April 2014
Volume 55, Issue 13
Free
ARVO Annual Meeting Abstract  |   April 2014
Exogenous CFH Contributes to Complement Regulation in the Eyes of Cfh-Deficient Animals.
Author Affiliations & Notes
  • Michael J Landowski
    Ophthalmology, Duke University Medical Center, Durham, NC
  • Una L Kelly
    Ophthalmology, Duke University Medical Center, Durham, NC
  • Marybeth Groelle
    Ophthalmology, Duke University Medical Center, Durham, NC
  • Jindong Ding
    Ophthalmology, Duke University Medical Center, Durham, NC
  • Catherine Bowes Rickman
    Ophthalmology, Duke University Medical Center, Durham, NC
    Cell Biology, Duke University Medical Center, Durham, NC
  • Footnotes
    Commercial Relationships Michael Landowski, None; Una Kelly, None; Marybeth Groelle, None; Jindong Ding, None; Catherine Bowes Rickman, None
  • Footnotes
    Support None
Investigative Ophthalmology & Visual Science April 2014, Vol.55, 1321. doi:https://doi.org/
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      Michael J Landowski, Una L Kelly, Marybeth Groelle, Jindong Ding, Catherine Bowes Rickman; Exogenous CFH Contributes to Complement Regulation in the Eyes of Cfh-Deficient Animals.. Invest. Ophthalmol. Vis. Sci. 2014;55(13):1321. doi: https://doi.org/.

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      © ARVO (1962-2015); The Authors (2016-present)

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Abstract

Purpose: Complement factor H (CFH) has been implicated as a susceptibility gene for age-related macular degeneration (AMD). CFH is an inhibitor of complement activation that accelerates the decay of the C3 convertase and acts as a cofactor for factor I-mediated inactivation of C3b. CFH is predominantly produced and secreted by the liver into the circulation. However, CFH is also produced locally in the eye by cells such as the retinal pigment epithelium. It is currently unknown how and what extent CFH from the circulation can infiltrate the choriocapillaris and Bruch’s membrane to contribute to the pool of CFH in the posterior eye. We investigated the extent of the contribution of CFH from the circulation to complement regulation in the posterior eye by exogenously introducing purified CFH into Cfh-deficient mice.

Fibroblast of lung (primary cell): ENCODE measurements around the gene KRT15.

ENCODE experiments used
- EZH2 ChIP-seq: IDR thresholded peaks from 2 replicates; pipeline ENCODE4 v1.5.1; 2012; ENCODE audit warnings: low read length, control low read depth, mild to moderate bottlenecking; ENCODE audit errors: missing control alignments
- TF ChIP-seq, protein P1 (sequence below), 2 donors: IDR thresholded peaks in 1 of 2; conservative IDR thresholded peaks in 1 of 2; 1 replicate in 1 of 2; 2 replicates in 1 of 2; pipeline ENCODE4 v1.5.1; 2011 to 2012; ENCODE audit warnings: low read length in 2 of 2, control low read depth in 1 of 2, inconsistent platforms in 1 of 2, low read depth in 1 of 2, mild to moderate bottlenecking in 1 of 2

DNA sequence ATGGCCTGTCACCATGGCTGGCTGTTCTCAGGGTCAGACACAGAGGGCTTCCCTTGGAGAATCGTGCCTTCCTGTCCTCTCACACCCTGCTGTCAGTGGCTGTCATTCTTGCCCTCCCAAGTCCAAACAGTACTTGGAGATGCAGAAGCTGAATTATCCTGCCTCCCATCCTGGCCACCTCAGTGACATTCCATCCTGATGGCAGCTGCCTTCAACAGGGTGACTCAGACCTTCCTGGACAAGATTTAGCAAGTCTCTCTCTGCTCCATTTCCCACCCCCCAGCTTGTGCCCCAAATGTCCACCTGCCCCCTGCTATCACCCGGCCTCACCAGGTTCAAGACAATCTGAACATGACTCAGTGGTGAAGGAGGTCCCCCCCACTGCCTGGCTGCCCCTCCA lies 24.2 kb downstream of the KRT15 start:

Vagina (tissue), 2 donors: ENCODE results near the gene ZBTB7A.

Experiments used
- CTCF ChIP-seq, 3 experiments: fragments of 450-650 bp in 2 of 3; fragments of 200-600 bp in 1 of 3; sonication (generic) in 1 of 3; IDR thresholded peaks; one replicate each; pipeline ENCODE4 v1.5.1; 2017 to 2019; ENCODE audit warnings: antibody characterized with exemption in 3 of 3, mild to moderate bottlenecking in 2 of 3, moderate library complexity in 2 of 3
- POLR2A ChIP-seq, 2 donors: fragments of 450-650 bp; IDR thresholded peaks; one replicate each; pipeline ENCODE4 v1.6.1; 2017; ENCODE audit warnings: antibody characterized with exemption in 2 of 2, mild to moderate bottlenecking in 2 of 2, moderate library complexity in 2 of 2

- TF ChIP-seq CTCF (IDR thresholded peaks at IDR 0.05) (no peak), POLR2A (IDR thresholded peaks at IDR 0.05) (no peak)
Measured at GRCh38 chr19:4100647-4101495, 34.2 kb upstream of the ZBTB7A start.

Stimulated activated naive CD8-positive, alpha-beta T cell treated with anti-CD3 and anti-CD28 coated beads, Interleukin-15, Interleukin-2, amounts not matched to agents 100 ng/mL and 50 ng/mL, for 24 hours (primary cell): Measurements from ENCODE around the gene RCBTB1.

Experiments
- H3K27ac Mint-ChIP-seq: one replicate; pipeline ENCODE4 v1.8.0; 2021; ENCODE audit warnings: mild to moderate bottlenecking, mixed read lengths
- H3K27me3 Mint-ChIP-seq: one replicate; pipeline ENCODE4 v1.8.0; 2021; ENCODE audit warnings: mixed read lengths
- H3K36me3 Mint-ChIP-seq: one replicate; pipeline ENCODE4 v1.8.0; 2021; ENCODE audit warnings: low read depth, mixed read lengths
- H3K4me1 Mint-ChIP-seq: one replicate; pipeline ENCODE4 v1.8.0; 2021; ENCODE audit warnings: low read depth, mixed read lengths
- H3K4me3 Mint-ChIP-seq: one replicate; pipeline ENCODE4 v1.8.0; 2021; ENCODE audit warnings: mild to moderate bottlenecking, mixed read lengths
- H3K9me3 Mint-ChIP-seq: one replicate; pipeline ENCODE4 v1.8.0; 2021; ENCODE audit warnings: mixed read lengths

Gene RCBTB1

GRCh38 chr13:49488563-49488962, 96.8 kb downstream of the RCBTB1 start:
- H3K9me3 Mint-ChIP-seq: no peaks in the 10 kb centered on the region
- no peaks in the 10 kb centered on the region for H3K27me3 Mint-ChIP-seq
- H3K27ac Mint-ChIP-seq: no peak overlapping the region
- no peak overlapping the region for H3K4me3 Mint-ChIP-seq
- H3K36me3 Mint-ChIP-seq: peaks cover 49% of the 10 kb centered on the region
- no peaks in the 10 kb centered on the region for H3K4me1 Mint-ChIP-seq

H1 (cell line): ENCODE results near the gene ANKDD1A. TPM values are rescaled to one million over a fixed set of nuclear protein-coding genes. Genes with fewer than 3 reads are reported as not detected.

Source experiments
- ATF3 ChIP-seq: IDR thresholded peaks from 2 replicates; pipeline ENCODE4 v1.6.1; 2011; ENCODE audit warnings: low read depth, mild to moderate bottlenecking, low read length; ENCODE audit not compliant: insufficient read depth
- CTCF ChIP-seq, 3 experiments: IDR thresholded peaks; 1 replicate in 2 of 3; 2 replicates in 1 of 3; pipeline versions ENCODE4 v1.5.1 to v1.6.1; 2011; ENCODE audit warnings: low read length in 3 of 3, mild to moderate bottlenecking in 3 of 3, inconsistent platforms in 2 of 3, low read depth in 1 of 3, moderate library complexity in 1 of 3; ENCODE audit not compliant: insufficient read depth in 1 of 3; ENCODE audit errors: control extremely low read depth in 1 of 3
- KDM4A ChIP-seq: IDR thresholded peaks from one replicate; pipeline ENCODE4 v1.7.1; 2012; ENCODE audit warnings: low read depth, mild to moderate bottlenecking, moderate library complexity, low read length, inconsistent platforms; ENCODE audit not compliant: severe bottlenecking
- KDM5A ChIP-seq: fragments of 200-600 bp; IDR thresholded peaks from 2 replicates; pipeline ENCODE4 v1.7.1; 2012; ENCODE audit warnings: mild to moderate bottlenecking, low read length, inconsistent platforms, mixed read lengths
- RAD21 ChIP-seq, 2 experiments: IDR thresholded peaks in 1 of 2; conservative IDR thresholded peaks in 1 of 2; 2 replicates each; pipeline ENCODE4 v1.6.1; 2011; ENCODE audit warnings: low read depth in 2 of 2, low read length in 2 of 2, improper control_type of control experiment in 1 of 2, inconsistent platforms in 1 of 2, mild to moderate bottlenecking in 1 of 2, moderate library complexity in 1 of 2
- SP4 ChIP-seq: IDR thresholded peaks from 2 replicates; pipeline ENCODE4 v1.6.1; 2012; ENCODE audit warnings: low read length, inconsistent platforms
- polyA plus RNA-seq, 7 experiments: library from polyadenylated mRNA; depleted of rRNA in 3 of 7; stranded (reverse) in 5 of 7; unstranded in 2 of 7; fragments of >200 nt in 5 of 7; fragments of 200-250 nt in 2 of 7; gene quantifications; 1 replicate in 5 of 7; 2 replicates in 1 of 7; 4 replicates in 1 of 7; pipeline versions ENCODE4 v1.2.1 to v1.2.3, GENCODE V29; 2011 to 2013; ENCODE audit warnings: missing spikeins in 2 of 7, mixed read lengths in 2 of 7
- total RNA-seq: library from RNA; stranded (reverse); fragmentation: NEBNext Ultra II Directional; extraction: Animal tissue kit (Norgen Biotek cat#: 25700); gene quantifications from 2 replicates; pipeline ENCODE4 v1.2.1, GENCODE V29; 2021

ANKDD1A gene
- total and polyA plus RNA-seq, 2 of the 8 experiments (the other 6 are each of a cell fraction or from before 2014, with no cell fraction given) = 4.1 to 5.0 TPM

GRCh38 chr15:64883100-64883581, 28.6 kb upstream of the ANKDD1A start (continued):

Methods: Purified mouse and human CFH (YY402 and HH402) was IP injected into Cfh-deficient animals. These animals were sacrificed and perfused at 24 and 72 hours post-injection. To assess the localization and functionality of exogenously-added CFH in these animals, eyes and sera were collected and analyzed using Western blot analysis and immunohistochemistry for CFH, C3, and Factor B (FB). As a control, age-matched Cfh-deficient animals were injected with an equal volume of phosphate saline buffer (PBS).

Results: We detected CFH in the posterior eye by immunohistochemistry and Western blot analysis. This CFH was functional as measured by C3 and FB levels in the plasma and eye lysates by Western blot analysis. We have also compared the biochemical efficiencies of murine and human CFH in regulating complement in the murine eye.

Conclusions: The pool of CFH in the posterior eye originates from local and systemic sources, suggesting that the posterior eye depends on both sources of CFH for its regulation of complement activation.

Keywords: 412 age-related macular degeneration  
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